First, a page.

deputy commander of the U.S. Forces Korea
The debate over transferring wartime operational control (OPCON) from the commander of the U.S. Forces Korea (USFK) to the South Korean Chairman of the Joint Chiefs of Staff has been long-standing. Proponents of delaying the transfer stress that the transfer of wartime operational control would result in an exit by USFK, and South Korea does not yet have the capacity to exercise command independently. They have also voiced criticism that the wartime operational control transfer was a rash decision by the Roh Moo-hyun administration that ignored grave security realities.Was the Transfer of Command an Immature, Rash Decision by the Roh Administration?
Some conservatives consider the transfer of wartime operational control to have started with the warped “anti-American, self-reliant” ideology of the Roh administration and a populism reliant on nationalism. The first president to raise the issue of wartime operational control, however, was former President Park Chung-hee, who did so in the late 1960s. The South Korean and U.S. governments clashed over a response to North Korea’s commando assault on Cheong Wa Dae (the presidential office in South Korea or Blue House) on Jan. 21, 1968 and the North Korea’s capture of the U.S. intelligence gathering ship USS Pueblo two days later. This was because the United States issued no response to the attack on Cheong Wa Dae, but went to DEFCON 2 in response to the seizing of the Pueblo. Furious, Park asked the United States to transfer operational control to South Korea.
The transfer of wartime operational control was officially raised again as a campaign pledge by then-ruling party presidential candidate Roh Tae-woo. Discussions over the transfer issue were held between South Korean and U.S. military authorities, and on Dec. 1, 1994, during the Kim Young-sam administration, peacetime operational control was transferred back to South Korea. In 1995, the Defense Ministry crafted a plan to push for the transfer of wartime operational control around the year 2000.Will the USFK Diminish or Withdraw if Wartime Operational Control is Transferred?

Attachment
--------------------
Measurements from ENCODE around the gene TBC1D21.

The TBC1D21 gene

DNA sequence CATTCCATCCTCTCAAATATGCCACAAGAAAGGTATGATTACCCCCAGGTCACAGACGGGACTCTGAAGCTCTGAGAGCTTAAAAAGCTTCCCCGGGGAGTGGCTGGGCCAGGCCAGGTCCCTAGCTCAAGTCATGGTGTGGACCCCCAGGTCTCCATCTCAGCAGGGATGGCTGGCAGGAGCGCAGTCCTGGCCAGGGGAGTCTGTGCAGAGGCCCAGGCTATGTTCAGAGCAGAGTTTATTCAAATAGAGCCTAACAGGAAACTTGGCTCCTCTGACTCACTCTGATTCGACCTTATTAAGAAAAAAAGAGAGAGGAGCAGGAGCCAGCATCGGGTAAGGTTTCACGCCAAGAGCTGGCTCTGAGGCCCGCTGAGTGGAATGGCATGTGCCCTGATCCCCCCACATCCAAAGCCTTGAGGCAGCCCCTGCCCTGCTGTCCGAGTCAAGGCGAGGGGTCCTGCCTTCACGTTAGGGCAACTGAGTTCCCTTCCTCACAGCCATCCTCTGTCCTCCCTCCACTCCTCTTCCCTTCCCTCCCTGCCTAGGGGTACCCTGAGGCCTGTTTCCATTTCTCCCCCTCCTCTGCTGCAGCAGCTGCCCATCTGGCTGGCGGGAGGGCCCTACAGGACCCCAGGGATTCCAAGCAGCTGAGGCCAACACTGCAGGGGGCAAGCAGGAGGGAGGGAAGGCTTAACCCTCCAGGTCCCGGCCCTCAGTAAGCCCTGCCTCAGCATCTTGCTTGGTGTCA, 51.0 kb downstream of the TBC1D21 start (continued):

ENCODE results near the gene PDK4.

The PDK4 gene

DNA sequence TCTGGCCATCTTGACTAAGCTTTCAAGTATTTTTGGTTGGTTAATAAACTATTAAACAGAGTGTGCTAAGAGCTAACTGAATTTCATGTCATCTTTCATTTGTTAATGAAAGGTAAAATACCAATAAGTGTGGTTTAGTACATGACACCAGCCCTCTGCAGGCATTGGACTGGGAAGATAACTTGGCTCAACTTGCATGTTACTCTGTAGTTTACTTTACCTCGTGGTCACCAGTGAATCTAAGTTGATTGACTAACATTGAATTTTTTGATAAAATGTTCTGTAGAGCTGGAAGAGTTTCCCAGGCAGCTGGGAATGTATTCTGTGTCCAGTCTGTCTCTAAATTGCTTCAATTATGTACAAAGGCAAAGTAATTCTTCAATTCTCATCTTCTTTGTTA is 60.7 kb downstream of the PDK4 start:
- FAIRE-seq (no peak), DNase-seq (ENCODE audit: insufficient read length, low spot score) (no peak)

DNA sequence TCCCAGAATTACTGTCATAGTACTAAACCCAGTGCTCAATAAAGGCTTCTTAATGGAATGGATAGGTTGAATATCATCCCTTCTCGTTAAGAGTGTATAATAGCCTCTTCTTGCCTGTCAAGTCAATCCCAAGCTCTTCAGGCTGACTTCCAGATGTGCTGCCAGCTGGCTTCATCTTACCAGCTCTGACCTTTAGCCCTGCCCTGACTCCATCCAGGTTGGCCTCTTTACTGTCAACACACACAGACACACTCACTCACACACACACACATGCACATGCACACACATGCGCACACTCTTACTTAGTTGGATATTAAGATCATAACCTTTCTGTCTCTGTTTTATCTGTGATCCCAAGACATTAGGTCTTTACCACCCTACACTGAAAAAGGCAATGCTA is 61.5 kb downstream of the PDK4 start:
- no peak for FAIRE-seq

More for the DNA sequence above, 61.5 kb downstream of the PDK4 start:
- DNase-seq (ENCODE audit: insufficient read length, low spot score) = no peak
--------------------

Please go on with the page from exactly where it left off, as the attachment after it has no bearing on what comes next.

Conservatives claim that a wartime operational control transfer will result in a USFK reduction or withdraw, or that it will become difficult for the United States to send reinforcements in wartime. Stationing U.S. troops in South Korea, however, is based on a bilateral mutual defense pact, and is not directly related to the transfer of wartime operational control. Experts have stated that even if the transfer of wartime operational control is delayed, one cannot exclude the possibility of decreases in U.S. troop strength in South Korea in the medium to long term because of the U.S. “strategic flexibility” strategy. This is to say, although the Combined Forces Command’s OPLAN 5027 calls for 690,000 U.S. troops to be dispatched to South Korea within 90 days of the start of a war, the military believes it will be hard for the U.S. to send more than 200,000 to 300,000 troops in an emergency as the U.S. has been tied down in the War on Terror since the Sept. 11, 2001 terrorist attacks. Does South Korea Lack the Capacity to Exercise Wartime Operational Control Independently?
South Korea remains a military power in strong standing, as it ranks 10th in the world in overall military spending and maintains the world’s sixth largest military. Most security experts believe South Korea has sufficient military strength to deter North Korea. In fact, the National Intelligence Service (NIS) reportedly told Cheong Wa Dae last August that its research into a comparison in both countries’ military strength showed that even without USFK or wartime U.S. reinforcements, the South Korean military was 10 percent stronger than the North Korean military. Internationally recognized U.S. military expert James Dunnigan also once evaluated North Korea’s fighting strength as about 40 percent of South Korea’s capacity based on a 1995 assessment.
One reserve general said Thursday that the fluster the command experienced during the sinking of the Cheonan was largely the fault of the absence of independently planned or managed operations for around 60 years. He said the transfer of command could be turned into an opportunity to boost South Korea’s operational planning and management capacity.
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